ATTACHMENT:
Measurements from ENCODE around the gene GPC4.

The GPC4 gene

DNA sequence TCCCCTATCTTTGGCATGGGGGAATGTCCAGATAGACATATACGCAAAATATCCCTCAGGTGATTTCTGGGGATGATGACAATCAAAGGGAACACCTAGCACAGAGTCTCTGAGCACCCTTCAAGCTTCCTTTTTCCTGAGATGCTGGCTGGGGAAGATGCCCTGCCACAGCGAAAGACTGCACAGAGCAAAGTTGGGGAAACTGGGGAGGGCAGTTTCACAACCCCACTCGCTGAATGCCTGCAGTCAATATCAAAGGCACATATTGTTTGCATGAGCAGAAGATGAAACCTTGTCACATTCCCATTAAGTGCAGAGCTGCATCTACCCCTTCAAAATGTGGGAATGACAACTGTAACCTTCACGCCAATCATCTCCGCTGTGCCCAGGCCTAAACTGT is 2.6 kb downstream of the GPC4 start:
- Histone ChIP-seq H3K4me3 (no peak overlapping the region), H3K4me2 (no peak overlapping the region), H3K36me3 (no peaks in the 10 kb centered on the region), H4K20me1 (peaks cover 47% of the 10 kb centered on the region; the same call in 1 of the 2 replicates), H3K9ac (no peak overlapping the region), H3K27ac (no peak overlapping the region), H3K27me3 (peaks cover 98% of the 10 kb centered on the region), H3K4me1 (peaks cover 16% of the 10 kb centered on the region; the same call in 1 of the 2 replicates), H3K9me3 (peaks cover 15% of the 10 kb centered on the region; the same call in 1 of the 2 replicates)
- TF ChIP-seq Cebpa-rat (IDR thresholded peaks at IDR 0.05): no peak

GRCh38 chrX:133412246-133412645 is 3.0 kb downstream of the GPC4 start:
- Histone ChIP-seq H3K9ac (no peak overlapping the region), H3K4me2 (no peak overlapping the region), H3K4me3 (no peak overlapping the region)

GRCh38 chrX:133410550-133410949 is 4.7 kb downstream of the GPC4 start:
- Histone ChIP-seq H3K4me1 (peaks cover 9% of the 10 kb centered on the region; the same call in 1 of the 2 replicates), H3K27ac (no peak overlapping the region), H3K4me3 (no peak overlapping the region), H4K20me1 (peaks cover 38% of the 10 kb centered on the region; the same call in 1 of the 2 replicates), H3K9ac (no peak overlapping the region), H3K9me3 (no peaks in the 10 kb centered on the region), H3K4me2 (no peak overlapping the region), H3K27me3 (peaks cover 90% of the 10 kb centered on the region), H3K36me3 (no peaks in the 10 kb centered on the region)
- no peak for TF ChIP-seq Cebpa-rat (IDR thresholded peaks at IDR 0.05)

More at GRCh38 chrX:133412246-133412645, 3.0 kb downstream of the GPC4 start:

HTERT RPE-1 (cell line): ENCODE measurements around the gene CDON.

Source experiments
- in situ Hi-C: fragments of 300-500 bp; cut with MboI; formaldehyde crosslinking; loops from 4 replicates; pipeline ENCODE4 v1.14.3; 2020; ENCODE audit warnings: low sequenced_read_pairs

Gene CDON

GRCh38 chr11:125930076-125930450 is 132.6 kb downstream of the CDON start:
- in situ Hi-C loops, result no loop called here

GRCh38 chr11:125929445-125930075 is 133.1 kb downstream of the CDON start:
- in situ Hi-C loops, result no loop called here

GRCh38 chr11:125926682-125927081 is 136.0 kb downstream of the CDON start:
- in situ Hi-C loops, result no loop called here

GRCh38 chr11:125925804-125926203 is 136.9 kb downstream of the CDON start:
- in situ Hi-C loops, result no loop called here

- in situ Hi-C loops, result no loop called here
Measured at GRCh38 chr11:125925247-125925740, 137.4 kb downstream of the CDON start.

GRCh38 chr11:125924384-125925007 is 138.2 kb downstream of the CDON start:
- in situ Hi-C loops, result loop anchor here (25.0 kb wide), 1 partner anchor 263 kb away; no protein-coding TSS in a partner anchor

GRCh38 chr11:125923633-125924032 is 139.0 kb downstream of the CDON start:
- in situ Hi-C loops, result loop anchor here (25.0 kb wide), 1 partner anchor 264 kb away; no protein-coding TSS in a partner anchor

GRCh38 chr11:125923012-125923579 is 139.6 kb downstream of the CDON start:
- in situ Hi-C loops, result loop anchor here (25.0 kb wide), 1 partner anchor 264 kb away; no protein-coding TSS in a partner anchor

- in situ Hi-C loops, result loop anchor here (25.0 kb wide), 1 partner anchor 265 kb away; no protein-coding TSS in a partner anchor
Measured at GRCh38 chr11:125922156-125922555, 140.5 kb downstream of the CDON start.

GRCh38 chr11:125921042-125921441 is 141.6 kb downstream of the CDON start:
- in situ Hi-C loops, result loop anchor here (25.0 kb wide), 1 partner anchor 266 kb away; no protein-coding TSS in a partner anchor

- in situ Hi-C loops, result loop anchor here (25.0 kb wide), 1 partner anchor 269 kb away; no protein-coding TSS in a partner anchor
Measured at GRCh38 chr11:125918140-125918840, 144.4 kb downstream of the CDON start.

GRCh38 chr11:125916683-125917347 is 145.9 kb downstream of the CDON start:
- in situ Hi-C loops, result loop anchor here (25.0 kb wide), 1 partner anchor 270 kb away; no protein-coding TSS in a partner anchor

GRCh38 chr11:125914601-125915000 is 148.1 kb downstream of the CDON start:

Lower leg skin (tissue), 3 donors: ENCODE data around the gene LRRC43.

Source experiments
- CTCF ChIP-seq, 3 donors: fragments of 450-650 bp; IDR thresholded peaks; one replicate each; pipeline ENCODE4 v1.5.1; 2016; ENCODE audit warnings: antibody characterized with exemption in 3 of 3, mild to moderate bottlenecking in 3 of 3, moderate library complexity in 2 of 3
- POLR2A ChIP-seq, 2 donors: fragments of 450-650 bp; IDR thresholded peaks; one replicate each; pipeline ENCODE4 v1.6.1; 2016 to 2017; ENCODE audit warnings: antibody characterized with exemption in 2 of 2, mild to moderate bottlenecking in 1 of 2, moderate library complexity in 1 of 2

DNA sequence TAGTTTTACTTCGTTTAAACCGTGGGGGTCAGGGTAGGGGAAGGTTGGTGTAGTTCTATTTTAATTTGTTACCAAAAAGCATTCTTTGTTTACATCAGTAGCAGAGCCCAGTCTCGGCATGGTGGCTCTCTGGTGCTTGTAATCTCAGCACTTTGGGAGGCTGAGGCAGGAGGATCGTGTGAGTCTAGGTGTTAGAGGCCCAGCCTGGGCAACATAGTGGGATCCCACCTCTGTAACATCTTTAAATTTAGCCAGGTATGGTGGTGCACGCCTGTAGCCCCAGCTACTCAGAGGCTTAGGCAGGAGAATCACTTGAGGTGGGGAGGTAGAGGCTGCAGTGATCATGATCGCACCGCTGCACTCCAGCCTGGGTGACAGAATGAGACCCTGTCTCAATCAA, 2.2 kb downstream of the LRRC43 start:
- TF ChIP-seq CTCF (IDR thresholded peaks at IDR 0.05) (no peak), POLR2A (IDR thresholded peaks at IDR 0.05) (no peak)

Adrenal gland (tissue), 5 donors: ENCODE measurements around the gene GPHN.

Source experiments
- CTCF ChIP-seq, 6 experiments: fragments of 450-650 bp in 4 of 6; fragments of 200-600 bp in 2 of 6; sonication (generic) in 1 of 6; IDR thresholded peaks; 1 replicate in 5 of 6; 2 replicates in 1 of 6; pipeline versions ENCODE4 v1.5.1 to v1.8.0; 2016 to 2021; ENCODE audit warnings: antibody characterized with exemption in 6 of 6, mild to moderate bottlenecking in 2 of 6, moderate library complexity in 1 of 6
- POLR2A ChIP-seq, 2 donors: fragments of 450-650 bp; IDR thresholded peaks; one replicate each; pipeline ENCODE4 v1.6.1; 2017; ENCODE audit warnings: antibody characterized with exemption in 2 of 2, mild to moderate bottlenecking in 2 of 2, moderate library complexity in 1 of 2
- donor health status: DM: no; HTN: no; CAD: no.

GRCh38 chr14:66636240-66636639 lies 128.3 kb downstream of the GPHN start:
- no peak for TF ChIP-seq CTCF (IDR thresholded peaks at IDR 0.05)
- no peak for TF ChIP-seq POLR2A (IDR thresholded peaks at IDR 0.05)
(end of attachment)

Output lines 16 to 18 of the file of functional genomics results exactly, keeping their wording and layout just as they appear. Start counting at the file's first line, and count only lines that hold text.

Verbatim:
GRCh38 chr11:125930076-125930450 is 132.6 kb downstream of the CDON start:
- in situ Hi-C loops, result no loop called here

GRCh38 chr11:125929445-125930075 is 133.1 kb downstream of the CDON start: